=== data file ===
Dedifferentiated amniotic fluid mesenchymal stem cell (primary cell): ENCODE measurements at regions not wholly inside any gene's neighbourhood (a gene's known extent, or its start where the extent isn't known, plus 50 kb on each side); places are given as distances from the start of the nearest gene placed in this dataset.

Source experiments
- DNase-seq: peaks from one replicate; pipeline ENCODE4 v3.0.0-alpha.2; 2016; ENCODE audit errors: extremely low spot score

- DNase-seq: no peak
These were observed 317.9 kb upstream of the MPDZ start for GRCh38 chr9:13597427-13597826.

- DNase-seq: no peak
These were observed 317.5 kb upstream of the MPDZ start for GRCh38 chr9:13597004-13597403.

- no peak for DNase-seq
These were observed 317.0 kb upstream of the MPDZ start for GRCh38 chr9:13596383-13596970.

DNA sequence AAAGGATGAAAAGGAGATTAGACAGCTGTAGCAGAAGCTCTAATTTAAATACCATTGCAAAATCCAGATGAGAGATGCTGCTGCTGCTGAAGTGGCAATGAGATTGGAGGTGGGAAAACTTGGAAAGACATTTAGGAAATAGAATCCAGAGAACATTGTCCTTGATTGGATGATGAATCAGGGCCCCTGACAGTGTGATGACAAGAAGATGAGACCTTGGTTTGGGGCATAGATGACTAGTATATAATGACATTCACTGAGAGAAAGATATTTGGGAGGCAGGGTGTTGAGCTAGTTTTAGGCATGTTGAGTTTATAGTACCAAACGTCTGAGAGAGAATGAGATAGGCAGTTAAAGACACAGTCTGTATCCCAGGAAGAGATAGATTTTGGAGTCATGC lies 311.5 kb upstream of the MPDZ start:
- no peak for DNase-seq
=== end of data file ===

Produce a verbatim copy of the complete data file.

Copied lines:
Dedifferentiated amniotic fluid mesenchymal stem cell (primary cell): ENCODE measurements at regions not wholly inside any gene's neighbourhood (a gene's known extent, or its start where the extent isn't known, plus 50 kb on each side); places are given as distances from the start of the nearest gene placed in this dataset.

Source experiments
- DNase-seq: peaks from one replicate; pipeline ENCODE4 v3.0.0-alpha.2; 2016; ENCODE audit errors: extremely low spot score

- DNase-seq: no peak
These were observed 317.9 kb upstream of the MPDZ start for GRCh38 chr9:13597427-13597826.

- DNase-seq: no peak
These were observed 317.5 kb upstream of the MPDZ start for GRCh38 chr9:13597004-13597403.

- no peak for DNase-seq
These were observed 317.0 kb upstream of the MPDZ start for GRCh38 chr9:13596383-13596970.

DNA sequence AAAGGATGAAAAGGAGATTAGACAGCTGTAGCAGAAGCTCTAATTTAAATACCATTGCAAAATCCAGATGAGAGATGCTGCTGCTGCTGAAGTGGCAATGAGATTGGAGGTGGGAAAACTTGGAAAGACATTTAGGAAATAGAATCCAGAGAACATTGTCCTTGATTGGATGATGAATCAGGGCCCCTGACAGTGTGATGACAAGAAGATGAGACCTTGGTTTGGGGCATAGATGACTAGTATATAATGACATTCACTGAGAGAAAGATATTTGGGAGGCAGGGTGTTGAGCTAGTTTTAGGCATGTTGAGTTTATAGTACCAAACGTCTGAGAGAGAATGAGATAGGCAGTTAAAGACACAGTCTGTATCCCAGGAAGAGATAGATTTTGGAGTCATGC lies 311.5 kb upstream of the MPDZ start:
- no peak for DNase-seq